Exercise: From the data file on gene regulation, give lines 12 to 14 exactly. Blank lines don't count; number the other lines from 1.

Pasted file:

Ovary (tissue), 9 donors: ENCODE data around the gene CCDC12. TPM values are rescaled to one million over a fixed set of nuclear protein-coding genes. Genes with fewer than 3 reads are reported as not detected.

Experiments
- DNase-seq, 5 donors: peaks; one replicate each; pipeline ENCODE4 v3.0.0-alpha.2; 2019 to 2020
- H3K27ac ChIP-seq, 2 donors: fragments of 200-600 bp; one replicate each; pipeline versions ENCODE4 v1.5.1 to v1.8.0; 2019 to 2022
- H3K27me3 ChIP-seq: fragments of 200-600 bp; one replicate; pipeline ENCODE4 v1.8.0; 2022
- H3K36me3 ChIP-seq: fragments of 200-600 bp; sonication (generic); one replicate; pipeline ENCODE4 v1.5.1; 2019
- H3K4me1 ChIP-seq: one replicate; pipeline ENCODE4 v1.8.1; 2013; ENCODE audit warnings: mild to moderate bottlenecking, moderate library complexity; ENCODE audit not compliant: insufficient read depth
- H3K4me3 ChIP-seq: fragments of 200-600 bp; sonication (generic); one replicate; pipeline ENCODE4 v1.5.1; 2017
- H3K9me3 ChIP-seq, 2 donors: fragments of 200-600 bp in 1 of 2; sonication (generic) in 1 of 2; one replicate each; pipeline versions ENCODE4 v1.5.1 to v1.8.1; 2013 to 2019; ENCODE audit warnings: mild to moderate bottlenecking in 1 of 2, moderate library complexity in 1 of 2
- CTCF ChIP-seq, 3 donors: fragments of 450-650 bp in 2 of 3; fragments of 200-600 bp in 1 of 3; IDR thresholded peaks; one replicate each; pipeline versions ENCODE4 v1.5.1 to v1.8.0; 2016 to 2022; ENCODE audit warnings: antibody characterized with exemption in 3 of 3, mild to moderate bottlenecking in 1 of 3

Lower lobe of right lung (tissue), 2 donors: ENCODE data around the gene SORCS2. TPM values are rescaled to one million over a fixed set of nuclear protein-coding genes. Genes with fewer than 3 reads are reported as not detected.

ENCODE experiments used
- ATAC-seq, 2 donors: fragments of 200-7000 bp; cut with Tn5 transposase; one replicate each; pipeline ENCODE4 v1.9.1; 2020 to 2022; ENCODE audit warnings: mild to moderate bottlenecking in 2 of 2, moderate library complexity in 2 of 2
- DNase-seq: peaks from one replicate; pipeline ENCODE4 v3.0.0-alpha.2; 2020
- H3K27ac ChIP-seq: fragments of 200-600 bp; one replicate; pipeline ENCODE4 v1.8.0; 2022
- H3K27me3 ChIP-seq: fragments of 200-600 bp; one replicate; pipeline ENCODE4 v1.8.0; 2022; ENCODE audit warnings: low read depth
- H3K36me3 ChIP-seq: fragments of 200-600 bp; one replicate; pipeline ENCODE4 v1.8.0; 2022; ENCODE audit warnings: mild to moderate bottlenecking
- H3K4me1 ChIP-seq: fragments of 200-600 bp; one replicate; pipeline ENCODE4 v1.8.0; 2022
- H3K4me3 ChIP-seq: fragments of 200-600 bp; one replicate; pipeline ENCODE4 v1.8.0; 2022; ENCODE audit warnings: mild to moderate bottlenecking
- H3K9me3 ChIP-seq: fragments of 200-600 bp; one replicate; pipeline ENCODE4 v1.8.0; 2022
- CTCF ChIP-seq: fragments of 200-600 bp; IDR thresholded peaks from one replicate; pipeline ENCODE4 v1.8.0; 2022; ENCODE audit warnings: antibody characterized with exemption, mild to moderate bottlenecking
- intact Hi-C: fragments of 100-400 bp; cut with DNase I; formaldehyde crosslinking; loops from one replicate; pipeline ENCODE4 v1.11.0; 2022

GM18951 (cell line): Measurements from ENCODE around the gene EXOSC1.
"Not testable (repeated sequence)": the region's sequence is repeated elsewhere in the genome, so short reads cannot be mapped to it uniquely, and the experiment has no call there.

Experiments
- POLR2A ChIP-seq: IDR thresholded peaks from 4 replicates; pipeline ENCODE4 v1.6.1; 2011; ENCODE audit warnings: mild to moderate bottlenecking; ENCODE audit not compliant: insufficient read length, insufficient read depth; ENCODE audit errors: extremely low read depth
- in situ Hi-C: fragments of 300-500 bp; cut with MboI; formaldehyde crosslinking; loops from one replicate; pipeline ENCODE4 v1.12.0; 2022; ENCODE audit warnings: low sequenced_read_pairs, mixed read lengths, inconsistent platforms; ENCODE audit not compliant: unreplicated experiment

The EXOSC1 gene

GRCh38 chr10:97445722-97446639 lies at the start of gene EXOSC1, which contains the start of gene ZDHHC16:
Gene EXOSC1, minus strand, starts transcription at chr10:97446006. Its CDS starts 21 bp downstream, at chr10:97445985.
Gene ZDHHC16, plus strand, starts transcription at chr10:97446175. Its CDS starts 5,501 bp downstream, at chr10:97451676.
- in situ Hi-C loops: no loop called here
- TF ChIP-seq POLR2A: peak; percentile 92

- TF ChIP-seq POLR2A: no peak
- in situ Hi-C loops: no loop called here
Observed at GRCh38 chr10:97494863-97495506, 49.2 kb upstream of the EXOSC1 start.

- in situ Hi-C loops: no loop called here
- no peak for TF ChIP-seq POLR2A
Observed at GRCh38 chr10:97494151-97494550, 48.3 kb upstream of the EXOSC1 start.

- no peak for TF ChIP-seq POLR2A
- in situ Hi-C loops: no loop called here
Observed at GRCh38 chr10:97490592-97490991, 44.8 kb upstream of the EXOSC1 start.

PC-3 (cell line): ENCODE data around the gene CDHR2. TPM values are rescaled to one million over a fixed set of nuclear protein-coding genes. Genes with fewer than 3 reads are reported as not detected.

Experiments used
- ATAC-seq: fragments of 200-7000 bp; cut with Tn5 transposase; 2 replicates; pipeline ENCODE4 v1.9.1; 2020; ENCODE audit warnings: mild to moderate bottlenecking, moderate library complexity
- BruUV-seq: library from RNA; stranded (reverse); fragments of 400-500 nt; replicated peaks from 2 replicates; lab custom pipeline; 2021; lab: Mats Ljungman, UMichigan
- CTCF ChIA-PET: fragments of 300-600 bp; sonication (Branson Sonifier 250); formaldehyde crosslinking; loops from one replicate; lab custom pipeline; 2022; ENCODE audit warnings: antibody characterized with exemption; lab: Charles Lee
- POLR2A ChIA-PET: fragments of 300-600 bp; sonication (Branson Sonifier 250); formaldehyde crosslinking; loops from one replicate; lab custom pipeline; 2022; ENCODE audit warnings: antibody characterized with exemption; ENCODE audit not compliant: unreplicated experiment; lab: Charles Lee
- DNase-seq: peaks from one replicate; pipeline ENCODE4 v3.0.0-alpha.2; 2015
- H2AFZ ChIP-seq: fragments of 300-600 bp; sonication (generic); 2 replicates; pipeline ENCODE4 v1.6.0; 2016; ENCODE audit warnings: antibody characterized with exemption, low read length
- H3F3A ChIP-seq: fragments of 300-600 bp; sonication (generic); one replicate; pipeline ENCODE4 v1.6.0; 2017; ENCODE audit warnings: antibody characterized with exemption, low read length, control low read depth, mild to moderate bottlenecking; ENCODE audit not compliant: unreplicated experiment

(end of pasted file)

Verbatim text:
ENCODE experiments used
- ATAC-seq, 2 donors: fragments of 200-7000 bp; cut with Tn5 transposase; one replicate each; pipeline ENCODE4 v1.9.1; 2020 to 2022; ENCODE audit warnings: mild to moderate bottlenecking in 2 of 2, moderate library complexity in 2 of 2
- DNase-seq: peaks from one replicate; pipeline ENCODE4 v3.0.0-alpha.2; 2020